- Social distancing means practicing certain social behaviors that may lower your risk of catching COVID-19, slow the spread of disease, and protect vulnerable members of your community.
- You can practice social distancing by keeping a distance of about six feet between you and other people, canceling group events, and avoiding people who are sick.
- If you are sick, stay home, isolate yourself from other members of your household, and call your healthcare provider.
Connecticut and New York governors announced statewide temporary shutdowns of businesses and schools including bars, dine-in restaurants, movie theatres, gyms, and other non-essential establishments. These measures are part of an effort to encourage residents to practice “social distancing” and limit the spread of novel coronavirus (COVID-19).
By now, we have all heard the term “social distancing,” but what is it, how does it help to control the spread of disease, and how will it impact individuals, families, and communities? Here are some answers to frequently asked questions about social distancing.
What is social distancing?
Social distancing means practicing certain behaviors that can lower your risk of catching COVID-19. These behaviors include keeping a distance of about six feet between you and other people, canceling group events, and avoiding people who are sick. When practiced along with everyday healthy habits such as frequent hand washing and covering coughs and sneezes, these behaviors may reduce possible spread of the disease.
How does social distancing help?
In addition to protecting yourself, social distancing can limit or slow the spread of COVID-19 in your community, which may reduce the strain on healthcare resources and protect people at high risk of developing complications related to the disease.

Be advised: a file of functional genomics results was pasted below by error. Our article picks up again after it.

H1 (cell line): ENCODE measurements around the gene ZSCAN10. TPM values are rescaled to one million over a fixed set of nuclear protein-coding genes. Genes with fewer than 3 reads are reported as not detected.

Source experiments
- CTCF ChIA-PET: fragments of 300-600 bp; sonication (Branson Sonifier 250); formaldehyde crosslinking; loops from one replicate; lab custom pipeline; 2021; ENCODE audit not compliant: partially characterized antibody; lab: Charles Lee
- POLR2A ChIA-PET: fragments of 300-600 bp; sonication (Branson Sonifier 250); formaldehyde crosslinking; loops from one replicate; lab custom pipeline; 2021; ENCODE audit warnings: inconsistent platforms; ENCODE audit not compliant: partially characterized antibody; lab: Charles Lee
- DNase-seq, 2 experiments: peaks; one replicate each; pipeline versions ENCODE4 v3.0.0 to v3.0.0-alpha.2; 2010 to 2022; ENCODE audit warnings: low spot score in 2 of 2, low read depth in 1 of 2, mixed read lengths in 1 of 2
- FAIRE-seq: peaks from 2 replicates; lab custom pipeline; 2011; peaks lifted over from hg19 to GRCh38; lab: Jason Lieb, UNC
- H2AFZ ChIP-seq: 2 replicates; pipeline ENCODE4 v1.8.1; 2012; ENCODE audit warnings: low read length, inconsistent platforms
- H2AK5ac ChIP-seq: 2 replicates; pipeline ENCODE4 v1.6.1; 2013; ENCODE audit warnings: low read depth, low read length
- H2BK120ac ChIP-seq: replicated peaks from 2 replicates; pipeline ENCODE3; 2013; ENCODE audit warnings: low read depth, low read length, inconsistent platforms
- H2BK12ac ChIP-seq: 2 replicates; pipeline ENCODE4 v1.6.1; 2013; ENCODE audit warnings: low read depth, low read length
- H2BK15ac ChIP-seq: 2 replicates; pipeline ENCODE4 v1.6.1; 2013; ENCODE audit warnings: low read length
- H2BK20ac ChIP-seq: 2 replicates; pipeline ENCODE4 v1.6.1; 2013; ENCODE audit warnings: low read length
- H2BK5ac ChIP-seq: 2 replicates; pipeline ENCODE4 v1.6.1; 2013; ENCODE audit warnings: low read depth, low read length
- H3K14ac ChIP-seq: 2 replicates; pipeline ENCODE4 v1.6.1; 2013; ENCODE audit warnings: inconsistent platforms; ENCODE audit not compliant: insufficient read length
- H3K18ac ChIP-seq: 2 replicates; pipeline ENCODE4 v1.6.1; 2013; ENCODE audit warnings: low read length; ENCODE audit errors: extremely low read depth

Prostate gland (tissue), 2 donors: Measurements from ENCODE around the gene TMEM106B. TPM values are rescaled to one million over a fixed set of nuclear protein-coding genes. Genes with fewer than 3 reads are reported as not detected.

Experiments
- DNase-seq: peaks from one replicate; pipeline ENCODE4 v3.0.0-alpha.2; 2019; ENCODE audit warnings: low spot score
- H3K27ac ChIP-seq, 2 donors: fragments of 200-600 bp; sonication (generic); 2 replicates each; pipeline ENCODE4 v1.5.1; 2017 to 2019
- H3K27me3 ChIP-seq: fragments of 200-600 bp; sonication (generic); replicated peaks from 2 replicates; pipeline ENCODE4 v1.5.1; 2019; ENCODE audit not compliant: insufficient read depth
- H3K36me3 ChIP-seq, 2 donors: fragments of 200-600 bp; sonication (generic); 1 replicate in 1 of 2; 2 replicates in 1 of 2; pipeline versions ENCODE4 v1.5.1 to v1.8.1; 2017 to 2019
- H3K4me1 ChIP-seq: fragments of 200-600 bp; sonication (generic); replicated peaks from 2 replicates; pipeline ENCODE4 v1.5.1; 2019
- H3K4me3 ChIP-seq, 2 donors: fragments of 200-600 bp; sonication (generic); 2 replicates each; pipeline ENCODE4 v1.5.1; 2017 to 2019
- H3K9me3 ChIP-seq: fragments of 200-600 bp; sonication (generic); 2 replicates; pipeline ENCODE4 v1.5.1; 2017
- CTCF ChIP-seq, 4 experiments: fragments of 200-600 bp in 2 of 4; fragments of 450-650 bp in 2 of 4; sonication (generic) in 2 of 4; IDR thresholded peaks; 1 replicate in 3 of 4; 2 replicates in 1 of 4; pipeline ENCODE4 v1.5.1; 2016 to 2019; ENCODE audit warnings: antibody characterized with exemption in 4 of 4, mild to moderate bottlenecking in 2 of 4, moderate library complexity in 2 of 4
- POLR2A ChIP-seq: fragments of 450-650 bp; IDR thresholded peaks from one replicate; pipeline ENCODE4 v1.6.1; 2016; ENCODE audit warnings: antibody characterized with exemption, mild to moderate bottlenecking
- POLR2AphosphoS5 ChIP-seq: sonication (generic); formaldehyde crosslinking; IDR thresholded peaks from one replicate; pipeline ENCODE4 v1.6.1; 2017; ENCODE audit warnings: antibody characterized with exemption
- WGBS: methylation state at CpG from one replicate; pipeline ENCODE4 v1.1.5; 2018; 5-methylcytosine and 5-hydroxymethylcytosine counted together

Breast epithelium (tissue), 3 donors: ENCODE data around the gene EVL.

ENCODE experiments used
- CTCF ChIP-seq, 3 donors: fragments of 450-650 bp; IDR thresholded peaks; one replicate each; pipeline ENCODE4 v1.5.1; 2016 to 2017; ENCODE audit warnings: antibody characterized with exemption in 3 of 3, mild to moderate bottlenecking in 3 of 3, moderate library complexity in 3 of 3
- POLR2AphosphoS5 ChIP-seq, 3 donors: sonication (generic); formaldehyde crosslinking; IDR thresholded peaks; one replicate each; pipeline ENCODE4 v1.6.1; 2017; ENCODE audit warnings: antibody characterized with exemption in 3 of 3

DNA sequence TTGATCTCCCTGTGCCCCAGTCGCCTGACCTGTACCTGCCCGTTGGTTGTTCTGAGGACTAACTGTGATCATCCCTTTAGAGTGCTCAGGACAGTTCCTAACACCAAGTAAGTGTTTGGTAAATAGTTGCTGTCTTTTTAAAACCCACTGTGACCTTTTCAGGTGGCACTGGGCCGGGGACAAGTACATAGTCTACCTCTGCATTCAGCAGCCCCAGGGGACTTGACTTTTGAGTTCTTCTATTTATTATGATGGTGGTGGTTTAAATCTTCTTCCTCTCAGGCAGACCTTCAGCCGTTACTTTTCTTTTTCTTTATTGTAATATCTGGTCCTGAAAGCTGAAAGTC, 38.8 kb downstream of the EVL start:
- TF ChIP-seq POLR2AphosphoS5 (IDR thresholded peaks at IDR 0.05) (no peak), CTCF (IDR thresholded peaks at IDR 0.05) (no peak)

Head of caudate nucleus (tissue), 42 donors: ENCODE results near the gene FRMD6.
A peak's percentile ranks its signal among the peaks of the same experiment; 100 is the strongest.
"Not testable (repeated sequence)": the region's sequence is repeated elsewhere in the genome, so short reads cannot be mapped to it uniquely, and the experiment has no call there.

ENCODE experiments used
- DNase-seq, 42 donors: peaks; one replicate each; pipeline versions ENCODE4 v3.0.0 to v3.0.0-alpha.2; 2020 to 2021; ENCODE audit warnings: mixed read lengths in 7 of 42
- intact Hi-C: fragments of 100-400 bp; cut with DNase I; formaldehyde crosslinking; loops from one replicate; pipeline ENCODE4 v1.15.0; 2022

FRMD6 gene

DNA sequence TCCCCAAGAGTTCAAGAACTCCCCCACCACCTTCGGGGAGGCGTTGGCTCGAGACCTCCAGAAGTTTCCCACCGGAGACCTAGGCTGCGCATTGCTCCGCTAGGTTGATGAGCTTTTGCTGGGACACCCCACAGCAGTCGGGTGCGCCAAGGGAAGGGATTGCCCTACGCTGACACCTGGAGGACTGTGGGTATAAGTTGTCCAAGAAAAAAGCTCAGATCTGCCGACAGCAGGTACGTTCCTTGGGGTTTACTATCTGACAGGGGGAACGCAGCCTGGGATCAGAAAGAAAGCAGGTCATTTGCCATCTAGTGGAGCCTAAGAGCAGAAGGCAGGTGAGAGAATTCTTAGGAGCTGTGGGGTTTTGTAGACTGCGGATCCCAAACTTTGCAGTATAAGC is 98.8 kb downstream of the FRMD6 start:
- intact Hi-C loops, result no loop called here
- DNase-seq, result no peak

How do I practice social distancing at home?
Take everyday precautions to prevent the spread of disease, such as frequently wash hands, don’t share food or drinks, wipe down often-touched surfaces with disinfectant wipes, and avoid close contact with anyone in your household who is sick.
If your household includes someone at high risk of developing complications related to COVID-19, such as an older adult or someone with a health condition that affects their heart, lungs, or immune system, healthy household members should still practice social distancing. If possible, the vulnerable household member should have a protected space in the house.
How do I practice social distancing at work?
Although many people are now working from home or are not working due to business closures, essential employees in certain industries still have to report to their jobs. These employees can still practice social distancing at work.
Healthy employees should avoid personal contact, such as shaking hands, in-person meetings, and office luncheons or parties. Videoconferencing, email, and other telecommuting tools should be used instead. Contact between healthy employees and the public should also be minimized.
Employees who are required to report to work should self-monitor their health and stay home if they develop symptoms of a respiratory illness, such as cough, fever, or shortness of breath/difficulty breathing. Employees who appear to be sick at work should be separated from other employees immediately and sent home.